The best part of beginning again after so much ending again is that my own rate of revelations happen much faster. I have a map. I made it myself with Goddard experts who enthusiastically shared their compasses. I think back to my first semester and the time I spent muzzling Majesty Wells inside a bloodstained trunk while I looked for my keys. This is better. There are clean restrooms ahead and Orson is just another passenger dozing under pulsing streetlamps.
Today my first book is “officially” released unto the world. The Shame of Losing was picked up by Red
Hen Press fall of 2015, so here I am, three years later, wondering how to be a book marketer meanwhile
not choke on my own self-promotional worry tears.
Lighthouse Writers’ Conference and Retreat Request for Workshop Proposals We seek a diverse range of genres, voices, and experiences on the conference’s theme of urgency. How do we build momentum in our writing? What is it that needs to
Her work has appeared or is forthcoming in Beloit Poetry Journal, Borderlands: Texas Poetry Review, Connotation Press, Rattle, Sugar House Review, Tar River Poetry, THRUSH, Tupelo Quarterly, Valparaiso Poetry Review, and The Writer’s Almanac, among others. Books include Amaranthine Hour (Jacar Press, 2012), Recycled Explosions (Ink Brush Press, 2016), and The Traveler’s Guide to Bomb City (Purple Flag Press, forthcoming January 2017). She is a member of the editorial board of poetry journal One. She lives in Amarillo, TX.
About the author: Joe Ricker is a former bartender for southern literary legends Barry Hannah and Larry Brown. He has also worked as a cab driver, an innkeeper, acquisitions specialist, professor and in the Maine timber industry. Esquire magazine referred to him as “[a] man of letters who’s gentle in the way that only the toughest of hard-asses can be.” He grew up in Sanford, Maine, and earned degrees from Marion Military Institute, Ole Miss, and Goddard College. Ricker now lives in Reno, Nevada, where he teaches in the University of Nevada’s English department.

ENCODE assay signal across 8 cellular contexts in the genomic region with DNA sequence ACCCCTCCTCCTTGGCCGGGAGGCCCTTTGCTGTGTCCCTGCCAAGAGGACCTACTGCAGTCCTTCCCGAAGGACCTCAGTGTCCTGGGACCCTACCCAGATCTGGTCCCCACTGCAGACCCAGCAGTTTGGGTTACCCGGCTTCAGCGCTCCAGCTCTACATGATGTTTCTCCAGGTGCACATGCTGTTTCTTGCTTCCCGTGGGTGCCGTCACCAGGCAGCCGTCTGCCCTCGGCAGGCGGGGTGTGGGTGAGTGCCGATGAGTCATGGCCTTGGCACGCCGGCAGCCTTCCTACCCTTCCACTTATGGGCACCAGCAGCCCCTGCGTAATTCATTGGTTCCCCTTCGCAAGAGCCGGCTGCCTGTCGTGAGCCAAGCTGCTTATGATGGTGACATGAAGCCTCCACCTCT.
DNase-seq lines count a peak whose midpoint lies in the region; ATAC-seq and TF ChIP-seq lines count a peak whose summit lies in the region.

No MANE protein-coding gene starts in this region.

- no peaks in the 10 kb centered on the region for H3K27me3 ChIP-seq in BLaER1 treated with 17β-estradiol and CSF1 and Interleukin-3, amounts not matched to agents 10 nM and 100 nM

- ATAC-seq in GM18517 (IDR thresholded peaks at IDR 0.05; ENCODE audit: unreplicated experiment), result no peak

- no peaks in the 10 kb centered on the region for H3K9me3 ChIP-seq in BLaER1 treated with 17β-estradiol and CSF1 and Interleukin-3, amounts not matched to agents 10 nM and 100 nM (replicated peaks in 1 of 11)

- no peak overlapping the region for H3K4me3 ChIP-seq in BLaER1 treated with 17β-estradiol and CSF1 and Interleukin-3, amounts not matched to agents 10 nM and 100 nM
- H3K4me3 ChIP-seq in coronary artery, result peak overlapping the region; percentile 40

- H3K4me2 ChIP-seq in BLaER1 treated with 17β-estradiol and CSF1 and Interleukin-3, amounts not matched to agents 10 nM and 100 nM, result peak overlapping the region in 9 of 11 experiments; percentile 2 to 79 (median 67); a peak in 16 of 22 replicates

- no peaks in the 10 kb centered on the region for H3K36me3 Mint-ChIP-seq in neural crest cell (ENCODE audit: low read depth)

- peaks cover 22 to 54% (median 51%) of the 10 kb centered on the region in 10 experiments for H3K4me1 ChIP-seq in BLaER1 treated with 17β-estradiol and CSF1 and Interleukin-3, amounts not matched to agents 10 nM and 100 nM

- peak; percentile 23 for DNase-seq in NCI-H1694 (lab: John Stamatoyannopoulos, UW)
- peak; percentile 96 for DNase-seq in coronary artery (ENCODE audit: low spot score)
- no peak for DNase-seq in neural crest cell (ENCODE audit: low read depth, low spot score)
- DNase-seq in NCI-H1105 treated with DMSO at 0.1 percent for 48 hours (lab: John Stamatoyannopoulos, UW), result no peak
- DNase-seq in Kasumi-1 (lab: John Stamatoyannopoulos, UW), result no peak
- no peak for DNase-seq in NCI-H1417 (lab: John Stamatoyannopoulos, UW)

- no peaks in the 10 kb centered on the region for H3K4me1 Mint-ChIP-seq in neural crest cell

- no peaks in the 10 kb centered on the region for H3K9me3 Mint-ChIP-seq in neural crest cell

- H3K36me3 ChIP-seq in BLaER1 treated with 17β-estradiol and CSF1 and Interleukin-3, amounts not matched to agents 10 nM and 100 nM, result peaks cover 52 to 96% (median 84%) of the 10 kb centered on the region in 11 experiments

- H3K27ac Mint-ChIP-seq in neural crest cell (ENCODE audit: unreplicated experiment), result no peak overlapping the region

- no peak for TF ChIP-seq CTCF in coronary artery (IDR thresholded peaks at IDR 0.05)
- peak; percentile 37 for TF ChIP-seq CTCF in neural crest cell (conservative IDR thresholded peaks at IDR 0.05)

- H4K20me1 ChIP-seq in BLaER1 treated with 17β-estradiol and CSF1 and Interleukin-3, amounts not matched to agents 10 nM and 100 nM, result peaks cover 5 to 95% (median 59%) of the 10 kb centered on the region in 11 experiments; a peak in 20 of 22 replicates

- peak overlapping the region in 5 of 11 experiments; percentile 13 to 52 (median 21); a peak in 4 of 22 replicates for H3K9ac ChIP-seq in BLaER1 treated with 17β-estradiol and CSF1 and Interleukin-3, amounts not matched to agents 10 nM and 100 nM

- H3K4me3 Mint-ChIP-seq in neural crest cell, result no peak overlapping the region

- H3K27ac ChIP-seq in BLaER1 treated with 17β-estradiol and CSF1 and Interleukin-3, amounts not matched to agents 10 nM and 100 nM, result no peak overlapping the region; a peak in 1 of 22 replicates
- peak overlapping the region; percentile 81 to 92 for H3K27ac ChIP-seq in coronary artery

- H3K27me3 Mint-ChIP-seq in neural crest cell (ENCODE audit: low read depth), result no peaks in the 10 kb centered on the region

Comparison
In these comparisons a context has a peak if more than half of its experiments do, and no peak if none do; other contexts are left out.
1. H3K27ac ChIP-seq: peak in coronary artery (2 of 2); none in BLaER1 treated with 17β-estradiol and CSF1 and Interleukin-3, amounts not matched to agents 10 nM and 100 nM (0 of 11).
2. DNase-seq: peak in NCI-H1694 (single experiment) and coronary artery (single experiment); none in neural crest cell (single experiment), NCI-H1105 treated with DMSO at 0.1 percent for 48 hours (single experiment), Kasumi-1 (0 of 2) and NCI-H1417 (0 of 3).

MFAW-VT alumna Jennifer Judge’s poem. “81 North,” was recently selected to appear in a Jenny Holzer art installation in the Comcast Technology Center lobby in Philadelphia. This is the text was originally sent when she was asked if her work could
I either learned or re-learned these things about dramatic writing without writing: Action is King. Conflict is King #1-A.
MFAW-VT alumna Cheryl Heller just launched The Intergalactic Design Guide, which illuminates a process for leading change that contradicts the prevalent assumption that the future is “someone else’s” responsibility. It’s a book about leaders who are doing what others consider impossible, and a map for how anyone who wants to step up can become one.
“Black-hole Chronicles: Chasing the Gravitational Beast” is the tag-line/title of MFAW-VT faculty ember Richard Panek’s reviews of Einstein’s Monsters by Chris Impey and Einstein’s Shadow, by Seth Fletcher–both on the . subject of black holes (and, not incidentally, Albert Einstein) in the new issue of Nature.
MFAW-WA alumna Sarah Townsend’s thesis–a memoir called Setting the Wire: A Memoir of Postpartum Psychosis–has been accepted for publication by The Lettered Streets Press in 2019 (April 1st publication date) and a launch at the AWP conference in Portland, OR at the end of March.
Come connect with other alumni writers, and with your own writing self, in coastal Port Townsend, Goddard’s West Coast residency site on the Olympic Peninsula of Washington State. Together, we will explore the theme of urgency. Regardless of genre, how
Save the dates! The Lighthouse Writers’ Conference & Retreat will be held in Port Townsend, Washington, from February 15 – 18, 2019, and the Clockhouse Writers’ Conference & Retreat will be held in Plainfield, Vermont, from July 1 – 5,
MFAW-VT alumnus Charlie Bondhus‘s second poetry collection, Divining Bones, has just been accepted for publication by Sundress publications.
MFAW-VT alumn Lizz Schumer has just been offered a full-time job as staff writer at the Hearst Lifestyle group, writing for Good Housekeeping, Redbook Magazine, and Woman’s Day Magazine‘s print editions. And, at the beginning of August, Lizz;s personal essay “The Ravine” is featured
MFAW alumna Nita Sweeney’s unpublished memoir, Twenty-Six Point Freaking Two: How a Sedentary, Middle-Aged Manic Depressive Became a Marathoner (with the help of her dog), was short-listed for the 2018 William Faulkner – William Wisdom Creative Writing Competition nonfiction category. Read Nita’s